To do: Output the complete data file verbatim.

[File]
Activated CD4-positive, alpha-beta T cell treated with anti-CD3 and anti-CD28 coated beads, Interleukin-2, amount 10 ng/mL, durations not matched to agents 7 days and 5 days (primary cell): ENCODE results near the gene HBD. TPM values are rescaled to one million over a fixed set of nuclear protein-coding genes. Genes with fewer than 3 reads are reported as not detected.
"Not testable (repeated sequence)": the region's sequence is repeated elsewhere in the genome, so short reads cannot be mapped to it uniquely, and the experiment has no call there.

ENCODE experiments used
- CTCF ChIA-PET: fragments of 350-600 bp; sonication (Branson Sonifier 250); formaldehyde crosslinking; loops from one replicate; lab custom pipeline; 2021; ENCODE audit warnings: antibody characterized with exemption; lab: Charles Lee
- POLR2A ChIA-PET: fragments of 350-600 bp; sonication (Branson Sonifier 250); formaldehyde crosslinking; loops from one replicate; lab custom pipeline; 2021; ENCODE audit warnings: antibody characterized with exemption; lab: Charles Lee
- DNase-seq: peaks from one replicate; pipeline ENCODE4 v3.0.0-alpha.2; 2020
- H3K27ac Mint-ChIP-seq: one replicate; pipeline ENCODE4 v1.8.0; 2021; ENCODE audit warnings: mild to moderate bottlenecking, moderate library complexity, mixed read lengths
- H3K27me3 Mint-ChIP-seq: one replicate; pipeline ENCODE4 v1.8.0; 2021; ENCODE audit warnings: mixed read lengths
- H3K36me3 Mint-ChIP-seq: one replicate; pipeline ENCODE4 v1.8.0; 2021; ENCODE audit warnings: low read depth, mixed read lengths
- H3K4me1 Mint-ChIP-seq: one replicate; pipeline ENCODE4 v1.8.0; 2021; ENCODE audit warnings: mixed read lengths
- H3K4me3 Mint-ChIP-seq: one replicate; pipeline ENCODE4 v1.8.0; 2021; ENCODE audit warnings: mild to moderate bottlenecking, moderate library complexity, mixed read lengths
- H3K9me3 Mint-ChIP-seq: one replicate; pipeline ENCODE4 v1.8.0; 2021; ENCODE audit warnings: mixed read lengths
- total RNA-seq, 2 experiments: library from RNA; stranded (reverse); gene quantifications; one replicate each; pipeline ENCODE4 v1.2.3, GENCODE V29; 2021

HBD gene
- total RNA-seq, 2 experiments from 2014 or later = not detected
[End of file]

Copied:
Activated CD4-positive, alpha-beta T cell treated with anti-CD3 and anti-CD28 coated beads, Interleukin-2, amount 10 ng/mL, durations not matched to agents 7 days and 5 days (primary cell): ENCODE results near the gene HBD. TPM values are rescaled to one million over a fixed set of nuclear protein-coding genes. Genes with fewer than 3 reads are reported as not detected.
"Not testable (repeated sequence)": the region's sequence is repeated elsewhere in the genome, so short reads cannot be mapped to it uniquely, and the experiment has no call there.

ENCODE experiments used
- CTCF ChIA-PET: fragments of 350-600 bp; sonication (Branson Sonifier 250); formaldehyde crosslinking; loops from one replicate; lab custom pipeline; 2021; ENCODE audit warnings: antibody characterized with exemption; lab: Charles Lee
- POLR2A ChIA-PET: fragments of 350-600 bp; sonication (Branson Sonifier 250); formaldehyde crosslinking; loops from one replicate; lab custom pipeline; 2021; ENCODE audit warnings: antibody characterized with exemption; lab: Charles Lee
- DNase-seq: peaks from one replicate; pipeline ENCODE4 v3.0.0-alpha.2; 2020
- H3K27ac Mint-ChIP-seq: one replicate; pipeline ENCODE4 v1.8.0; 2021; ENCODE audit warnings: mild to moderate bottlenecking, moderate library complexity, mixed read lengths
- H3K27me3 Mint-ChIP-seq: one replicate; pipeline ENCODE4 v1.8.0; 2021; ENCODE audit warnings: mixed read lengths
- H3K36me3 Mint-ChIP-seq: one replicate; pipeline ENCODE4 v1.8.0; 2021; ENCODE audit warnings: low read depth, mixed read lengths
- H3K4me1 Mint-ChIP-seq: one replicate; pipeline ENCODE4 v1.8.0; 2021; ENCODE audit warnings: mixed read lengths
- H3K4me3 Mint-ChIP-seq: one replicate; pipeline ENCODE4 v1.8.0; 2021; ENCODE audit warnings: mild to moderate bottlenecking, moderate library complexity, mixed read lengths
- H3K9me3 Mint-ChIP-seq: one replicate; pipeline ENCODE4 v1.8.0; 2021; ENCODE audit warnings: mixed read lengths
- total RNA-seq, 2 experiments: library from RNA; stranded (reverse); gene quantifications; one replicate each; pipeline ENCODE4 v1.2.3, GENCODE V29; 2021

HBD gene
- total RNA-seq, 2 experiments from 2014 or later = not detected